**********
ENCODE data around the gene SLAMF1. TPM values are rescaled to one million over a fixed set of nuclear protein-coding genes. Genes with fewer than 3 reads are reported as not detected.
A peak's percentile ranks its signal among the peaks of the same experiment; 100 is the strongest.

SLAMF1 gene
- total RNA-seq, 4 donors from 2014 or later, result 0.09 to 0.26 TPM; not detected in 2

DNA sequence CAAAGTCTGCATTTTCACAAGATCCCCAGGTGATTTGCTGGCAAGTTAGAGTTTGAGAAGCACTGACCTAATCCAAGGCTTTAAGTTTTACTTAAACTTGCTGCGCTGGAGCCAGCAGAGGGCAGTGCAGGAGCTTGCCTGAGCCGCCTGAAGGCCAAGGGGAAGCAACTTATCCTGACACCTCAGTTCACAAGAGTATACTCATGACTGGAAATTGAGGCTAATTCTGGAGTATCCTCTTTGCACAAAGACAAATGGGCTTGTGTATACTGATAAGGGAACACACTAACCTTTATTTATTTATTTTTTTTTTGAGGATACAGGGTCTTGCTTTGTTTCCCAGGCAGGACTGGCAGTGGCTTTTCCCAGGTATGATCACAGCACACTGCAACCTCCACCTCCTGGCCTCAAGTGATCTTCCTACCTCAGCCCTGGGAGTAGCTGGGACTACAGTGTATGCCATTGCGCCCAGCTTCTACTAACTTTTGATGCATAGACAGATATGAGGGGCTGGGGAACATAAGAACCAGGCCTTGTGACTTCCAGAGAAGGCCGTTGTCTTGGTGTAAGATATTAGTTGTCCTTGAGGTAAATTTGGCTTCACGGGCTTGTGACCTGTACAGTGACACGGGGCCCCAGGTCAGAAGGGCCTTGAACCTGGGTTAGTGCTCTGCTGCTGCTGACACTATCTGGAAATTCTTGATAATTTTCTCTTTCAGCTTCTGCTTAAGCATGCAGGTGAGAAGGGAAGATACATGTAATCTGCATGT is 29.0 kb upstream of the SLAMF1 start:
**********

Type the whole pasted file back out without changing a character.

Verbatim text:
ENCODE data around the gene SLAMF1. TPM values are rescaled to one million over a fixed set of nuclear protein-coding genes. Genes with fewer than 3 reads are reported as not detected.
A peak's percentile ranks its signal among the peaks of the same experiment; 100 is the strongest.

SLAMF1 gene
- total RNA-seq, 4 donors from 2014 or later, result 0.09 to 0.26 TPM; not detected in 2

DNA sequence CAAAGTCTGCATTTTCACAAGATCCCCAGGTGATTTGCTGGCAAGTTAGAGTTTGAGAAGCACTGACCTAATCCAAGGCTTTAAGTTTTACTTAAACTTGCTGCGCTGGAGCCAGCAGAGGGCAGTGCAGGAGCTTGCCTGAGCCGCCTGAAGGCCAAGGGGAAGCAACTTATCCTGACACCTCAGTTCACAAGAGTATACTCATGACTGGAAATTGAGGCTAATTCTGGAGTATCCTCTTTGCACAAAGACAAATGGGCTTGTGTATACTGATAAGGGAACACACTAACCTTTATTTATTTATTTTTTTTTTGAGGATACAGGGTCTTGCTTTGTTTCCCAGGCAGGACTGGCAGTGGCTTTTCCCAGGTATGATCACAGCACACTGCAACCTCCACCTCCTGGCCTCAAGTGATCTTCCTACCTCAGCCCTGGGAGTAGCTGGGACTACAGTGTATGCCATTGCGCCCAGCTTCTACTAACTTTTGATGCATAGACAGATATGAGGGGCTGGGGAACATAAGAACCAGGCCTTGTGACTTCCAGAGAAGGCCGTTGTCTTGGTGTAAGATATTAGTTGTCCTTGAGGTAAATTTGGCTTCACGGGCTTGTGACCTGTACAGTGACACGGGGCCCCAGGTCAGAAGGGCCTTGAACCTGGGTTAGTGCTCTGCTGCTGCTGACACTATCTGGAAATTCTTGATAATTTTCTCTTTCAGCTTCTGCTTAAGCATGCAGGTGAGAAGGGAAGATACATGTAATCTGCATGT is 29.0 kb upstream of the SLAMF1 start: